Grocery store seafood troubles.

The reason I decided to write this blog today is the disappointment I face in the grocery store every time I go and today was the worst of it.

Ok so my frustrations were in the grocery store standing in front of the seafood cooler with my seafood watch guide app open.  Out of all the choices (I would say there were about 20) there were few (if any) green list items.  It has been like this for months and I thought it was seasonal but it has not ended.  I was in Albertsons which in my experience here has been the best option for seafood.  They do have a fantastic seafood guy that works there, but unfortunately he was not there today.

Not only am I looking for something on the green list, but something that has a decent price and actually looks good.  I realize El Paso may not be the best place to purchase seafood but there is a lot of seafood to purchase there (about 20 options!).  That means that everyone is buying this nasty seafood imported from across the world injected with chemicals and packaged here in the US so that the front label has a US flag on it.  It makes you think you are being patriotic and buying local when in fact, read the back and you are not.  Not to mention the information about how the fish was collected is no where to be found making it impossible to know if it is a good choice or not!

Let me give you a little bit of background:

There are some kinds of seafood that is better to purchase than others due to overfishing, bycatch, habitat destruction from fishing methods and farming. The Monterrey Bay Aquarium in California has gathered tons of information on the fishing industries and put together a Seafood Watch Guide.  The guide can be downloaded from the internet or even better you can download the free app on your smartphone!

During programs to grab people’s attention I talk about shrimp.  I have a love for all seafood, especially some shrimps!  Shrimp is one of the most common seafood items sold but the nets used to collect shrimp often have bycatch of sea turtles.  Once you mention sea turtles, people’s hearts start pumping because they are extremely charismatic animals.  Since the 1990s, farmers in the US must attach a TED (Turtle Excluding Device) to their shrimp nets to allow sea turtles to swim away.  One of the problems is foreign use of TEDs are not regulated.  Also some nets used during shrimp collection destroy important ocean habitat.   So I try to get people to start thinking… shrimp = sea turtles.  Or seafood = ocean habitat destruction.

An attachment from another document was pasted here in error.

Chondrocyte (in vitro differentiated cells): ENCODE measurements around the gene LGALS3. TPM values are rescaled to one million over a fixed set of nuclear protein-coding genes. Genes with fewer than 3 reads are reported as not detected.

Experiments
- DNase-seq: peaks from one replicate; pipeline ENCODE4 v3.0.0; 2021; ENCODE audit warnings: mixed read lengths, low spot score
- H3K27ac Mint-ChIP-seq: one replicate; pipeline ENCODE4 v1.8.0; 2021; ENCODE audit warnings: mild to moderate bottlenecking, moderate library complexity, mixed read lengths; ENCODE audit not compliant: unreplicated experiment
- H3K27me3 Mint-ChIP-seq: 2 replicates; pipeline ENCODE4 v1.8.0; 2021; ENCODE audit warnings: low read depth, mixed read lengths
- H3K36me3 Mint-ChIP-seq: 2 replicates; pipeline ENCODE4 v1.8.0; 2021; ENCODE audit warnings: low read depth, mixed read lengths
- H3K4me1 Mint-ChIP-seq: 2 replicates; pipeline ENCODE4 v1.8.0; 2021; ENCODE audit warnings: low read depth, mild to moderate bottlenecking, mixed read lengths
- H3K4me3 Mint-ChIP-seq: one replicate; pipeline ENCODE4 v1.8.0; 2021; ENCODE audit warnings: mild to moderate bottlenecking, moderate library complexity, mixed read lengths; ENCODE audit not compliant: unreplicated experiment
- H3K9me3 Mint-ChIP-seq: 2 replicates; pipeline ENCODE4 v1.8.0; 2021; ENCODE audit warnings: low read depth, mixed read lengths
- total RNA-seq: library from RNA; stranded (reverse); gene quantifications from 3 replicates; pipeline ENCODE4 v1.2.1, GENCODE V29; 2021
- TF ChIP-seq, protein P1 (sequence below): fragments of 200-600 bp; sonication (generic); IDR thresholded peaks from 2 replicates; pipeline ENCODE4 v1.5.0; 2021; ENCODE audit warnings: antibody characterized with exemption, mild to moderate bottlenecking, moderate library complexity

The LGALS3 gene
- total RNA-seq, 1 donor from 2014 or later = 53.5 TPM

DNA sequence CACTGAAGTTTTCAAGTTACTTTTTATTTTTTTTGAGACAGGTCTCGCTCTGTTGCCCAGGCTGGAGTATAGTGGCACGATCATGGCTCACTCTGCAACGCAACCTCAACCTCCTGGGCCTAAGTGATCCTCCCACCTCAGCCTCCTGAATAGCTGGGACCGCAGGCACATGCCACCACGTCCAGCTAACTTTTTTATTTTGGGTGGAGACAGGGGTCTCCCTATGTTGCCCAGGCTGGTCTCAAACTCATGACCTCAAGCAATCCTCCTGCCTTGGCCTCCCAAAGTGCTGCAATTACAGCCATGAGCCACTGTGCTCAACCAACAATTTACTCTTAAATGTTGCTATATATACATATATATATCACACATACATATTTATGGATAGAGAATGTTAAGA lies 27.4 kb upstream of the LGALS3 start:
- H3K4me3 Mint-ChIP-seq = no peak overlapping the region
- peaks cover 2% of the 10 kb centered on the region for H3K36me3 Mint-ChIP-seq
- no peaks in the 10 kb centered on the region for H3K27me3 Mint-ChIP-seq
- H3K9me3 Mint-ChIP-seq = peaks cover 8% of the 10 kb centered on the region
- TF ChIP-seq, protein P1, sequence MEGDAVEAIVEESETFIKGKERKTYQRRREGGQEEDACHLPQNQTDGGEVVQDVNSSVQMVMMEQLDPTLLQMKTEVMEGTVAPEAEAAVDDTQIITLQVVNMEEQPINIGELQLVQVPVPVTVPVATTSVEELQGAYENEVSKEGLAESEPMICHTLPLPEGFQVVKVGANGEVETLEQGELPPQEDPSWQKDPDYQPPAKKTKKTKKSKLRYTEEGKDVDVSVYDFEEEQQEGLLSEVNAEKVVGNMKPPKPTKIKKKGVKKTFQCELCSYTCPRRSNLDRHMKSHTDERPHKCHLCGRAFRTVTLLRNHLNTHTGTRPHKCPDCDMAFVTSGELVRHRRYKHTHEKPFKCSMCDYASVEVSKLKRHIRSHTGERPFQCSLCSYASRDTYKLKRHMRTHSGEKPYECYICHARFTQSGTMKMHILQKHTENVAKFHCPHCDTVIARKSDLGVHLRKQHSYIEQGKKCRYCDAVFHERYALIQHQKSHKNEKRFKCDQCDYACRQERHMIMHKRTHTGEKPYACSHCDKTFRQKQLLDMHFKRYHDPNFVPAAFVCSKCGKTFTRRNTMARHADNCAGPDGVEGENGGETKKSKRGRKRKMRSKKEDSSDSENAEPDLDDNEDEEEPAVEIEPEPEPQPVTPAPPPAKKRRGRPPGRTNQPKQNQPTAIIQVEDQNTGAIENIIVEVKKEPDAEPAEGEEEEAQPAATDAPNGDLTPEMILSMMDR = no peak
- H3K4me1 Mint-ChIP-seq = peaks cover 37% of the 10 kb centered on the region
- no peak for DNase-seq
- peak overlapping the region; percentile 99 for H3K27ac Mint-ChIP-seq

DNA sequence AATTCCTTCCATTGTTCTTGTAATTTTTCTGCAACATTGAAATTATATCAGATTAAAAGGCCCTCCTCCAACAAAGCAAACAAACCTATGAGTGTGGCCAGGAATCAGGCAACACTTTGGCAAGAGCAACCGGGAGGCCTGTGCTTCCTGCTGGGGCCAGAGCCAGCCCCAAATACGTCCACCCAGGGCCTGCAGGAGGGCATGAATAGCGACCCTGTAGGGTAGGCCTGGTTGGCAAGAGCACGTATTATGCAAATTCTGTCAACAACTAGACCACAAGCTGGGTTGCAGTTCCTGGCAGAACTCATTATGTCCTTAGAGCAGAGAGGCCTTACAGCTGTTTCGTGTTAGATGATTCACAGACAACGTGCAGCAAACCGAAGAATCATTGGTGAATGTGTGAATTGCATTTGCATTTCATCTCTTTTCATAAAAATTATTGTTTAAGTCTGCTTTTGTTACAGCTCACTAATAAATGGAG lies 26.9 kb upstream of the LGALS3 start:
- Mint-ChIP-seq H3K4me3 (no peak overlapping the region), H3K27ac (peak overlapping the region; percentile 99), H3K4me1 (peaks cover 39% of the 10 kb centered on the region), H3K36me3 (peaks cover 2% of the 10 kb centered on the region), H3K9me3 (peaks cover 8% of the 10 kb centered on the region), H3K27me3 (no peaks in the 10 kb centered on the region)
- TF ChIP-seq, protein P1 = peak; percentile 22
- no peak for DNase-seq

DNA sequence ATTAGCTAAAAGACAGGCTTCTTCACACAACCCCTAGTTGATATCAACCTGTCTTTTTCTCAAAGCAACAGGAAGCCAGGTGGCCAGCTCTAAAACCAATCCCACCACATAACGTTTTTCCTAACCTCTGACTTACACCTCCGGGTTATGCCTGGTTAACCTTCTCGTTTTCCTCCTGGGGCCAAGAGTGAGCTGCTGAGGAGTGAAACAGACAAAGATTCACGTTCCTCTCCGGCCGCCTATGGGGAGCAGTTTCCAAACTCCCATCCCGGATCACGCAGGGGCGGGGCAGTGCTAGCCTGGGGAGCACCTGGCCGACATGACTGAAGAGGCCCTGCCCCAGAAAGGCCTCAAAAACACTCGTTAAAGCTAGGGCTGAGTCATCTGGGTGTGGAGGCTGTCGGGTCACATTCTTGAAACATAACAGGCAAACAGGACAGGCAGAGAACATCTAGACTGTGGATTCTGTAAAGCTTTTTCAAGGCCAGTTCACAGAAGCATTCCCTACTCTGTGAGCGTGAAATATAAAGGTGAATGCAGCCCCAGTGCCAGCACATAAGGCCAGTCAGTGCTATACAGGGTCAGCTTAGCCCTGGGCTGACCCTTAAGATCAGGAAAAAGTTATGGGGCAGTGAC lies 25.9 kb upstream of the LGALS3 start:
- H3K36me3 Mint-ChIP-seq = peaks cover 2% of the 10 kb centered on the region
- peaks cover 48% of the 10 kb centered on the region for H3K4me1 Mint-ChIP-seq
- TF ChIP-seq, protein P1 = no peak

Most of the shrimp (75% of world’s shrimp production) comes from Thailand, China, Vietnam, India and Indonesia… all farmed.   Which you may think is better.  Unfortunately foreign shrimp farming is a low paying job that creates pollution, damages important mangrove habitat and the farm must add chemicals and antibiotics to keep the system healthy.  Where do the chemicals end up?  In the shrimp.  Here is a crazy statistic: “For each pound of farmed shrimp, it takes two pounds of wild-caught fish flesh. These are ground up and turned into pellets.”  Ever think about what the farmed fish are eating? … wild fish! For more info click here, here and my favorite Shrimps Dirty Secrets click here.

It can’t all be bad.  There is seafood on the green list.  It’s just not here.  But I will be sending this blog post to my local grocery stores in hopes of changes being made.  I encourage you to send away too!  It is easy to find an email: google the store and click contact.  Here is the Albertsons email:

In related ocean news, recently it was World Oceans Day!  We had a fabulous celebration and awareness day at the El Paso Zoo led by Education Specialist Rose Janice.  The two days at the zoo were filled with workshops, activities, games and backyard fishing all to celebrate and bring awareness to what is happening to our oceans.  I hope a few more people start looking into the seafood that they eat.

Do you?

Oh and don’t get me started on TUNA!

This entry was posted in Uncategorized. Bookmark the permalink.

One Response to Grocery store seafood troubles.

  1. Pingback: A letter about sustainable fishing. | My Environmental Adventures

Leave a Reply

Your email address will not be published. Required fields are marked *